• A light blow or jolting collision.
  • The sound of such a collision.
  • A protuberance on a level surface.
  • A swelling on the skin caused by illness or injury.
  • One of the protuberances on the cranium which, in phrenology, are associated with distinct faculties or affections of the mind. Also the faculty itself
  • The point, in a race in which boats are spaced apart at the start, at which a boat begins to overtake the boat ahead.
  • The swollen abdomen of a pregnant woman.
  • A post in an Internet forum thread made in order to raise the thread's profile by returning it to the top of the list of active threads.
  • A temporary increase in a quantity, as shown in a graph.
  • A dose of a drug such as ketamine or cocaine, when snorted recreationally.
  • The noise made by the bittern; a boom.
  • A disco dance in which partners rhythmically bump each other's hips together.
  • In skipping, a single jump over two consecutive turns of the rope.
  • A coarse cotton fabric.
  • A training match for a fighting dog.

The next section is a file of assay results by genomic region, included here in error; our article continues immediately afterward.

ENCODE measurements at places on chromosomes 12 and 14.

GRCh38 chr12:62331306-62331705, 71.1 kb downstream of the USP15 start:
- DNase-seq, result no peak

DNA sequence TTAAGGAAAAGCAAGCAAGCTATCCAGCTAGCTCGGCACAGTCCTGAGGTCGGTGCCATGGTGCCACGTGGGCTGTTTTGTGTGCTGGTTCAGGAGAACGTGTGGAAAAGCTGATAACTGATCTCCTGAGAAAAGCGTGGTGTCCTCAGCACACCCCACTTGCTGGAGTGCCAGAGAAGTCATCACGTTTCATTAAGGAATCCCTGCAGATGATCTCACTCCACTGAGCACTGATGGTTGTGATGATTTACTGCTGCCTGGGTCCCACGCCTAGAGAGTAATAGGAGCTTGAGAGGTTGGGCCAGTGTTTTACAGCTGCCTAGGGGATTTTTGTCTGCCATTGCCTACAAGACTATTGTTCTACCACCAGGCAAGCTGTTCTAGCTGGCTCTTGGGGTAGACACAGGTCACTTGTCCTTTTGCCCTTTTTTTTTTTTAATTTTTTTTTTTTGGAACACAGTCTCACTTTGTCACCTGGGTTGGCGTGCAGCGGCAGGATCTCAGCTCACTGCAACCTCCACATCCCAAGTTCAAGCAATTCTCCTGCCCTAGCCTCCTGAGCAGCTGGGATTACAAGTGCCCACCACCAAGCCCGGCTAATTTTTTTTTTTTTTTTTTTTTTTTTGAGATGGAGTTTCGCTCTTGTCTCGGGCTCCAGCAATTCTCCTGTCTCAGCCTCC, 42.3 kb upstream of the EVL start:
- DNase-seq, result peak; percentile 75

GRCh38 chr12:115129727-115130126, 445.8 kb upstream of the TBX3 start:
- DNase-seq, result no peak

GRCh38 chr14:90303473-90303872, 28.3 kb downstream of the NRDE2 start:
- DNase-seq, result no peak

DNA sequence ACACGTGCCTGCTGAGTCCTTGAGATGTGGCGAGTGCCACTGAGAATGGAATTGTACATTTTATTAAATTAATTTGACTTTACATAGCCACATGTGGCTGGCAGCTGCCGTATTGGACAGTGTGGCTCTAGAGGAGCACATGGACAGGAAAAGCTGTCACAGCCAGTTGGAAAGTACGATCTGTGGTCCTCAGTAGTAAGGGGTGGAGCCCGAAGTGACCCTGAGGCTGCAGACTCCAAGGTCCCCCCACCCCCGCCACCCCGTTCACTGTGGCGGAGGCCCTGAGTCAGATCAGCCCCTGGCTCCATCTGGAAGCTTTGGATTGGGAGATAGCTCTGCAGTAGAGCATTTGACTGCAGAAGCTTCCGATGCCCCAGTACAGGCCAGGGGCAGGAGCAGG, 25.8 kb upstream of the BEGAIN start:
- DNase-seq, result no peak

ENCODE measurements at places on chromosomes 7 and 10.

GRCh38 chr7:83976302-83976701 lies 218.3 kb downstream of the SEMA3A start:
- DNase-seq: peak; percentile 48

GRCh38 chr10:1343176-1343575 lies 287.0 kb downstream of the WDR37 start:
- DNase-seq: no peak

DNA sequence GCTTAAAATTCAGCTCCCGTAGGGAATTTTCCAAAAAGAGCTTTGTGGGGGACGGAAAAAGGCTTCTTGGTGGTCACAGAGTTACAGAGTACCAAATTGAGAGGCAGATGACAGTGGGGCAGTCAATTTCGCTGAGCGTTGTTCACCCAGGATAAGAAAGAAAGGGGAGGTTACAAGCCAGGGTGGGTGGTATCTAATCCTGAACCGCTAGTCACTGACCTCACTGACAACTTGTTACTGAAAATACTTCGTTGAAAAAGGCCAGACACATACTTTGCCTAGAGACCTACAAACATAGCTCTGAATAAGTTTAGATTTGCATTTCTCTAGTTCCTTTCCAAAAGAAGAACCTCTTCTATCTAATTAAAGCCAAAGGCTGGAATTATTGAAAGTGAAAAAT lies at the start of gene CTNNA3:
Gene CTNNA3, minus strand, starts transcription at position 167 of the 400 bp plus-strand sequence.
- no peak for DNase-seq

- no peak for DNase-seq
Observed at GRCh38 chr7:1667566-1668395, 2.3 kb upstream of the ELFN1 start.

• The jaw of either of the middle pocket.
  • Music, especially played over speakers at loud volume with strong bass frequency response.
  • A reassignment of jobs within an organization (for example, when an existing employee leaves) on the basis of seniority.


  • To knock against or run into with a jolt.
  • To move up or down by a step; displace.
  • To post in an Internet forum thread in order to raise the thread's profile by returning it to the top of the list of active threads.
  • To suddenly boil, causing movement of the vessel and loss of liquid.
  • To move (a booked passenger) to a later flight because of earlier delays or cancellations.
  • To move the time of (a scheduled event).
  • To pick (a lock) with a repeated striking motion that dislodges the pins.
  • To make a loud, heavy, or hollow noise; to boom.
  • To spread out material so as to fill any desired number of pages.
  • To assassinate; to bump off.
  • To displace (another employee in an organization) on the basis of seniority.


  • From Early Modern English bump, probably of North Germanic origin. Compare Danish bump, Danish bumpe, Old Danish bumpe. Apparently related to Middle English bumben, bummen, Dutch bommen, German bummen, Icelandic bumba, probably of imitative origin. More at bum, bumble. Compare also bomb.

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